A new Brookings report, “Income Growth and Income Inequality: The Facts May Surprise You” reports that after-tax income inequality declined
between 2000 and 2010, and likely declined through 2012 (the most recently reported numbers).
While it’s true that top income earners capture most all the gains since the depths of the recession, Brookings reports: “CBO’s new numbers show that households in the top income percentile saw their before- and after-tax incomes shrink more than one-third between 2007 and 2009. Middle-income Americans experienced pre-tax income losses of 4.5% and after-tax income losses of just 1.4%. In the bottom one-fifth of U.S. households, after-tax incomes actually edged up during the recession…Even accounting for the robust pre-tax gains they enjoyed in 2010-2012, IRS data suggest the top 1% of households had lower pre-tax incomes in 2012 than they did in 2007… or in 2000.”
Brookings also reports, “A commonly used indicator of middle class income… the Census Bureau’s estimate of median household money income… [which] reached a peak in 1999 and fell 9% in the years thereafter…fails to account for changing tax burdens and… even worse…ignores income received as in-kind benefits and health insurance coverage from employers and the government. By ignoring in-kind benefits as well as sizeable tax cuts in the recession, the Census Bureau’s money income measure seriously overstated the income losses that middle-income families suffered in the recession…Between 1979 and 2010 the after-tax real incomes of…households in the middle three-fifths of the income distribution saw their after-tax incomes grow only about 40%…”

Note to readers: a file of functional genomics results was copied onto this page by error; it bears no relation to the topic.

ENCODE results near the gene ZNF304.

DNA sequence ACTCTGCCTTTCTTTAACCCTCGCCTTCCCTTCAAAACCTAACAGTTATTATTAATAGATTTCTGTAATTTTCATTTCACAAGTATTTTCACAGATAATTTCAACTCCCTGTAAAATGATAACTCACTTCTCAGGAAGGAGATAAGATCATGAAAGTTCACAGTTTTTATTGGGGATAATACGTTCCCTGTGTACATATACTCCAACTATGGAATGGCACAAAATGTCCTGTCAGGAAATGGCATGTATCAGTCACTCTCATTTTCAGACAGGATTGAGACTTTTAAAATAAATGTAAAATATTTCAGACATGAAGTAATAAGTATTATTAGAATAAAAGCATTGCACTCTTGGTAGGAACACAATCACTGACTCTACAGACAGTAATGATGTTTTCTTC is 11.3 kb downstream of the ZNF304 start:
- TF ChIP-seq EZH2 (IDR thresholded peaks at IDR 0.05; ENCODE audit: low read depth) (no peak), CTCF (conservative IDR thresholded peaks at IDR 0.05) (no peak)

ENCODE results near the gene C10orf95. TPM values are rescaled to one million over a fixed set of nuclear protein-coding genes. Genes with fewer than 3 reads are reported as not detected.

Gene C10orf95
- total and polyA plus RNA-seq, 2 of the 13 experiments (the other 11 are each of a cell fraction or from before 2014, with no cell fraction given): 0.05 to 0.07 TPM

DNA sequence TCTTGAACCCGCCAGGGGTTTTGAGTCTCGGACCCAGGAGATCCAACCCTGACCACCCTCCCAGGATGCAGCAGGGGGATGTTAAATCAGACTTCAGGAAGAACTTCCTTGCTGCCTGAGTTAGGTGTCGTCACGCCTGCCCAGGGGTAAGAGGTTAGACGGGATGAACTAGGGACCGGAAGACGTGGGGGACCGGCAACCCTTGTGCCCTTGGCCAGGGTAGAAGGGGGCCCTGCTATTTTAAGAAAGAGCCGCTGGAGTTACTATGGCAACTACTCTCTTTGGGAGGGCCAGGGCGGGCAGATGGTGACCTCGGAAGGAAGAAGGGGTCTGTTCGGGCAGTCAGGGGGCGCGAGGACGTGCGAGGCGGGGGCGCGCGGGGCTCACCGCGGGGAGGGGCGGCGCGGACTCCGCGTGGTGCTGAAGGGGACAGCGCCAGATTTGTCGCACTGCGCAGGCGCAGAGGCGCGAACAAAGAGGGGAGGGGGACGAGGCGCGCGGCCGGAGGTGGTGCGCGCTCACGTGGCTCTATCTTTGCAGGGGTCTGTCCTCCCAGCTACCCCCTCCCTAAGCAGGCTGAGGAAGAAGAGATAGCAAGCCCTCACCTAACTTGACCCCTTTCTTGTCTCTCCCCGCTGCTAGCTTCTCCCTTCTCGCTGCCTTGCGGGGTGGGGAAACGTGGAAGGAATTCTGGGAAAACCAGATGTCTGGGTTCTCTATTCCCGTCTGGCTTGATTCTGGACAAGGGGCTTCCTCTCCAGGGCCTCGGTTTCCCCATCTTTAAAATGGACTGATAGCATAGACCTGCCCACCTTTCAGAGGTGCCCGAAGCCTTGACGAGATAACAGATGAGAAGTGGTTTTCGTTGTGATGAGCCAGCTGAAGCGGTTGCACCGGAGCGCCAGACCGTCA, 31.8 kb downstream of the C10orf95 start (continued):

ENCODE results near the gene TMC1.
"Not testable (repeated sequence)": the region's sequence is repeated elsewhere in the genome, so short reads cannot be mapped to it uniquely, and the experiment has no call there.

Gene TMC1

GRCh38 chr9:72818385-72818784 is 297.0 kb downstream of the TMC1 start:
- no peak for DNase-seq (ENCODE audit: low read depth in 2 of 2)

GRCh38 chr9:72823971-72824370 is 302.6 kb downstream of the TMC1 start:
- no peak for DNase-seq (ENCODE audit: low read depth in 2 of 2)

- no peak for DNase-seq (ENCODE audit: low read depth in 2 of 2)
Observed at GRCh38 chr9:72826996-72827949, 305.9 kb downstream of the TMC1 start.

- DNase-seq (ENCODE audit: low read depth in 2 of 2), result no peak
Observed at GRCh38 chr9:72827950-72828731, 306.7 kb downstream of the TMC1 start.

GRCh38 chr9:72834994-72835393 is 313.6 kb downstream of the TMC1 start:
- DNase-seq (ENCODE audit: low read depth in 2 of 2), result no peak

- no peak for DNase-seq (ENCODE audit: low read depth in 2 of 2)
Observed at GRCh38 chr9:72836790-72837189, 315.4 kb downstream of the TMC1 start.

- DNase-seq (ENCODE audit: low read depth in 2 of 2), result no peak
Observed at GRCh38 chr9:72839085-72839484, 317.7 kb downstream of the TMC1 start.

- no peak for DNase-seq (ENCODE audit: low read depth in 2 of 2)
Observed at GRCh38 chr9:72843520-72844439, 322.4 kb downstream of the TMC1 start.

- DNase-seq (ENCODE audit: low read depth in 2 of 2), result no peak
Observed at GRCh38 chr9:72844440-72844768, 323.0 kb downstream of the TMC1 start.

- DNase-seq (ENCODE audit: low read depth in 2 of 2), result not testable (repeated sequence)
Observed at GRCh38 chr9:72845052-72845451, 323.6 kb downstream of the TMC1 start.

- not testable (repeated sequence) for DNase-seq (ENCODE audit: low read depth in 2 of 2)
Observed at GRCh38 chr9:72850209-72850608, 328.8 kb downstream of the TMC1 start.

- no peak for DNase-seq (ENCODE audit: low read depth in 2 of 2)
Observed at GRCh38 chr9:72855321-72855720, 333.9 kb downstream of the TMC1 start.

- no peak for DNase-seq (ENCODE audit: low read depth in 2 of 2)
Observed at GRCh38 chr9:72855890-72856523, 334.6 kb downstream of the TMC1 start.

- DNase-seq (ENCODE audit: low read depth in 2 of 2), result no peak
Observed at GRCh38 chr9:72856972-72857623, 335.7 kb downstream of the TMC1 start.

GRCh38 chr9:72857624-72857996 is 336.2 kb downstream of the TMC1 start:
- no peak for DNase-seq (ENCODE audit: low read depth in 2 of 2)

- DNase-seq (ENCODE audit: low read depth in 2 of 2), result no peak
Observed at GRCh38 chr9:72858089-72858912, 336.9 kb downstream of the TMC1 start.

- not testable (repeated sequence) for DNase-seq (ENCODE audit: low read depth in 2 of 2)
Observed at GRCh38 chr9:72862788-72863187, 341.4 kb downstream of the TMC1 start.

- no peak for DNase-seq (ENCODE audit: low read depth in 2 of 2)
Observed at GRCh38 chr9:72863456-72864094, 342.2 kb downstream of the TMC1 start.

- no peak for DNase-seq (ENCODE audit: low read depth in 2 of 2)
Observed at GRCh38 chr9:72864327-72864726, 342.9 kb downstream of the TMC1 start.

As well, household incomes overlook large increases in the size of the U.S. workforce and household formation since 1980. Since 1980, the U.S. added 45 mm jobs—a 50% increase, double the growth rate of Germany and France. This growth absorbed 25mm immigrants, not counting their native born children, who are of similar magnitude.